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A reform threatens psychiatric care

How to compensate psychiatric care?

Germany implements a new payment system for in-patient psychiatric care that psychiatrists fear will be detrimental to severely ill patients.

psychiatric care in Germany

A new law could adversely affect severely ill patients.

“In recent years no other country has implemented such a comprehensive payment reform in psychiatric care as Germany”, emphasises Alexander Geissler, expert on health-care management at the Technical University of Berlin. But what health-care economists view with some pride has driven clinical psychiatrists to the barricades. Psychiatrists and the health insurance companies tried to come to an agreement on the structure of the new system, known as PEPP (Consolidated Payment System for Psychiatry and Psychosomatics). Yet in October, 2012, the negotiations collapsed. Subsequently, against the demands of the clinicians, the German Minister of Health went ahead and implemented the reform.

Up until now, a psychiatric clinic was compensated every day for each patient, regardless of the severity of the sickness and the complexity of the treatment. In the new system, the payment will also be influenced by the diagnosis and the treatment effort. For instance, roughly calculated, the reimbursement for 14 days of treatment for a patient with an acute psychosis could be 8% higher than that of a patient being treated for anxiety disorder. The reform is intended to make the care more performance-based and more transparent. The system should show which clinics are treating the most severely ill patients, leading to a redistribution of funds between clinics. “At first nobody is going to like it”, Bernd Beyrle, head of the Department of Inpatient Care at Techniker Health Insurance in Hamburg, explains. “At this juncture no one knows who will come out ahead financially.”

But psychiatrists, at least, are sure who will not benefit in the end. Sebastian Stierl, medical director at the Lüneburg Psychiatric Clinic, says, “I’m afraid that the administration is not attempting to improve psychiatric care. Rather, they have set up a control mechanism to help lower costs.” Some clinics already have a personnel shortfall of up to 20%, and patients must all too often go back for more clinical care. Stierl stresses that: “The new system has done nothing to change the situation. Instead, they have set up fiscal incentives to treat less severely ill patients.”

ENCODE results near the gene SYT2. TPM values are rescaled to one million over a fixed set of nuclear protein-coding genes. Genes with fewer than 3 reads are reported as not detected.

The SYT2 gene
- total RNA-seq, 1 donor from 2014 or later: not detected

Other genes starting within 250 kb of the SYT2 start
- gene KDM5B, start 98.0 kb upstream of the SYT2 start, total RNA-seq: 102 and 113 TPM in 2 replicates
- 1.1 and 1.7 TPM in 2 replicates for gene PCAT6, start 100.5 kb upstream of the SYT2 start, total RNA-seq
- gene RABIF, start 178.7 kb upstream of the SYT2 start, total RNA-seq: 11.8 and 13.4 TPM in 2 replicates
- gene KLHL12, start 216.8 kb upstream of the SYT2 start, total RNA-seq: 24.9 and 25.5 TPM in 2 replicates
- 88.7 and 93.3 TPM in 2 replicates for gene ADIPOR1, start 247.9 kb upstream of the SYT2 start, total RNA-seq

This view comes from the fact that the new system contains discrepancies. The calculation for the new rates is based on an analysis done by the Institute for Hospital Reimbursement (InEK). For its database, the institute evaluated 17% of the cases in psychiatric and psychosomatic clinics. Psychiatrists argue that the InEK’s calculations are inadequate.

Peter Kruckenberg is a psychiatrist and chair of the Association for the Support of the Mentally Ill. He says: “Against the advice of the experts, the InEK has calculated the range of treatments primarily in 25-minute allotments.”

For patients with severe illnesses such as psychosis, a 25-minute therapy is often not feasible, and psychiatrists complain that there are other treatment costs that the InEK has failed to include. According to the new system, a clinic treating a patient with psychosis will receive less money after day 16, but reimbursement for a patient with depression, treated primarily psychotherapeutically, will stay the same. Thus, after a 30-day stay, a patient with depression will begin to bring in more money for a clinic than a patient with psychosis. Psychiatrists warn that this will cause psychiatric clinics to release seriously ill patients prematurely.

The government has reacted coolly to the psychiatrists‘ criticisms. They see the programme’s early stages as a learning platform. Clinics are expected to send back pertinent data early on so that readjustments can be made. After a multistage test period, the system will be fully implemented in 2022.

Clinic directors do not believe the readjustments will solve problems that they see as inherent to the basic concept of the new system. The Association of Psychiatric Clinic Directors has advised the clinics to refuse to participate in the initial test phase. However, health-care management expert Alexander Geissler warns: “Without the clinics‘ participation it will be impossible to improve the system.”

He and other observers of the German health-care reforms feel as if they have been transported 9 years into the past. In 2004, Germany introduced a flat-rate hospital payment system based on DRGs (Diagnosis-Related Groups) for physical illnesses. Instead of billing the number of days at a fixed rate per day, the costs are calculated at a fixed rate per operation or procedure. Apprehension over that change was as prevalent then as it is with the current one. Back then the new rules were also set into place against the wishes of the clinicians. In the meantime the DRG system has become well established and—discounting a few weak points—has proved to be successful. Perhaps the PEPP reform will also be regarded in a positive light in 10 years time.

This text appeared in the Lancet in February 2013.

Photocredit: Diana Kosaric / fotolia.de

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